The Montreal Jazz Festival took a little trip into the Motown sound this year. While it might have been a free outdoor concert, bringing Stevie Wonder to kick off the fest paid off big time. As Snoopy would have written, “It was a dark and stormy night…” – and indeed June 30 was. But that didn’t stop an estimated 200,000-plus fans from showing up to hear this living legend and icon perform some of his best-known songs.

Spectators were packed in tighter than sardines. Getting out of the crowd was as difficult as getting in as can be attested by Cathy Shecapio (of Mistissini), who we smiled at in passing. It didn’t matter where you stood – unless you had shown up early that afternoon – all you got to do was watch the huge screens and hear Stevie playing live.

This Rock-&-Roll-Hall-of-Famer wooed the crowd playing many of the hits he is loved for. Wonder has won 22 Grammys, the most ever won by a solo artist, and it showed as the crowd surged back and forth trying to get just a little bit closer to this aging star. He still has the voice and presence to spellbind an audience. “That’s my favourite song” was a comment often heard as Wonder performed each song with gusto and vitality that most other singers only dream of. We can only hope he’ll be at next year’s fest.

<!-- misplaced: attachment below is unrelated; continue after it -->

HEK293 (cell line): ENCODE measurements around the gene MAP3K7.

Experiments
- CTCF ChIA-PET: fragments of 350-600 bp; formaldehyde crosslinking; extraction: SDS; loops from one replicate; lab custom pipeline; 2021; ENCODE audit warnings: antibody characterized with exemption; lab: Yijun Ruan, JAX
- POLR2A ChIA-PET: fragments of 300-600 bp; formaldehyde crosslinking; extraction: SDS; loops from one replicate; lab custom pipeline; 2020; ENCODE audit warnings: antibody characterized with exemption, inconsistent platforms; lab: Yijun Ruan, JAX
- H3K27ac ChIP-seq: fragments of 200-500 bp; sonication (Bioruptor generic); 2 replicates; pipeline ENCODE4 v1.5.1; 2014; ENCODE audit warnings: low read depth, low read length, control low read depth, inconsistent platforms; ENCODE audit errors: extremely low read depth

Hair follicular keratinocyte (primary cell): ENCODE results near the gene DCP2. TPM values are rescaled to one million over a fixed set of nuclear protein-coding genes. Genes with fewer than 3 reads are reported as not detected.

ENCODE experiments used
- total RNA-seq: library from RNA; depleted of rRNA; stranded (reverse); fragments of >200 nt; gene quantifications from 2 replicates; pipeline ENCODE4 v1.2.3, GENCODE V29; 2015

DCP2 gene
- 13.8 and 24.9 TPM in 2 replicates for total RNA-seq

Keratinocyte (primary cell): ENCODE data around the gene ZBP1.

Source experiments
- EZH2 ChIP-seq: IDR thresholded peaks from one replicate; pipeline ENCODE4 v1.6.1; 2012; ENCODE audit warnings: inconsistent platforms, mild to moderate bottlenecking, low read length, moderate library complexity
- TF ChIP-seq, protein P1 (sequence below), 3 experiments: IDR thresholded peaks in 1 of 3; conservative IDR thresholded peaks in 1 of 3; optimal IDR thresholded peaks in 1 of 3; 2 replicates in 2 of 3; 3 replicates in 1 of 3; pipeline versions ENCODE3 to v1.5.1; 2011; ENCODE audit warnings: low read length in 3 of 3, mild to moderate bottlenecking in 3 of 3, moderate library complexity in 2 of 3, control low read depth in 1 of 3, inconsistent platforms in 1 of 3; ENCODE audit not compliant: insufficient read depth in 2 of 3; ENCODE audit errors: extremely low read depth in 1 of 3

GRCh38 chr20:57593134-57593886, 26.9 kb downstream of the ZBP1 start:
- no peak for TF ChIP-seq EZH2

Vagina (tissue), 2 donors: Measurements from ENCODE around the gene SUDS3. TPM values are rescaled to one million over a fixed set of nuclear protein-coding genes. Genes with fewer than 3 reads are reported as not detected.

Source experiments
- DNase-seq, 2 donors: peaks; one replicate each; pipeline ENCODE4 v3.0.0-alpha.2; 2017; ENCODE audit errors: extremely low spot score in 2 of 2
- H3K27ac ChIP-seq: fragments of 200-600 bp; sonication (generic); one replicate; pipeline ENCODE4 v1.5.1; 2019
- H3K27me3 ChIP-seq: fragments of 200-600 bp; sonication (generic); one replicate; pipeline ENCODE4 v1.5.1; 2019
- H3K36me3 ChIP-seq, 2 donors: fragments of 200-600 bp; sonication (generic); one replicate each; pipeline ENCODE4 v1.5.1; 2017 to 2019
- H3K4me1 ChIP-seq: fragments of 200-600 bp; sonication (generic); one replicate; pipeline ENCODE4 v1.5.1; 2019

Next up on the Nation’s hit list was La India, the Princess of Salsa, on July 3. This is Latin-beat music at its best. The fans at the Metropolis were ready and waiting to shake their booties as long as the music lasted. This internationally celebrated diva of Latin soul and dance music strutted her way onto stage and into the hearts of everyone present. Her energy enflamed the people and took them on a musical journey into the southern regions of the Americas. We embraced her music as much as she embraced her Puerto Rican heritage. La India (a reference to her Aboriginal Taíno roots) captured the respect and admiration of music lovers at this year’s festival.

Montreal indie darlings The Dears graced the stage at Club Soda July 6, bringing back their self-described homegrown brand of “pop noir romantique”. Hot on the heels of their 2008 release, Missiles, the seven-piece showcased many of their latest gems and signature classics.

Though they might have pared down the numbers of players in the band, their sound was just as full, dark and luscious as when they first hit the scene back in 2000.

Singer Murray Lightburn delivered with consummate professionalism, crooning melancholia and raw emotion while the shoe-gazing audience swayed with the sound. Listening to The Dears can often be compared to the feeling of snuggling into a warm, comfy bed on a cold bitter night and by no means did they disappoint. The music was just as powerful as ever and the fans suckled up every last drop.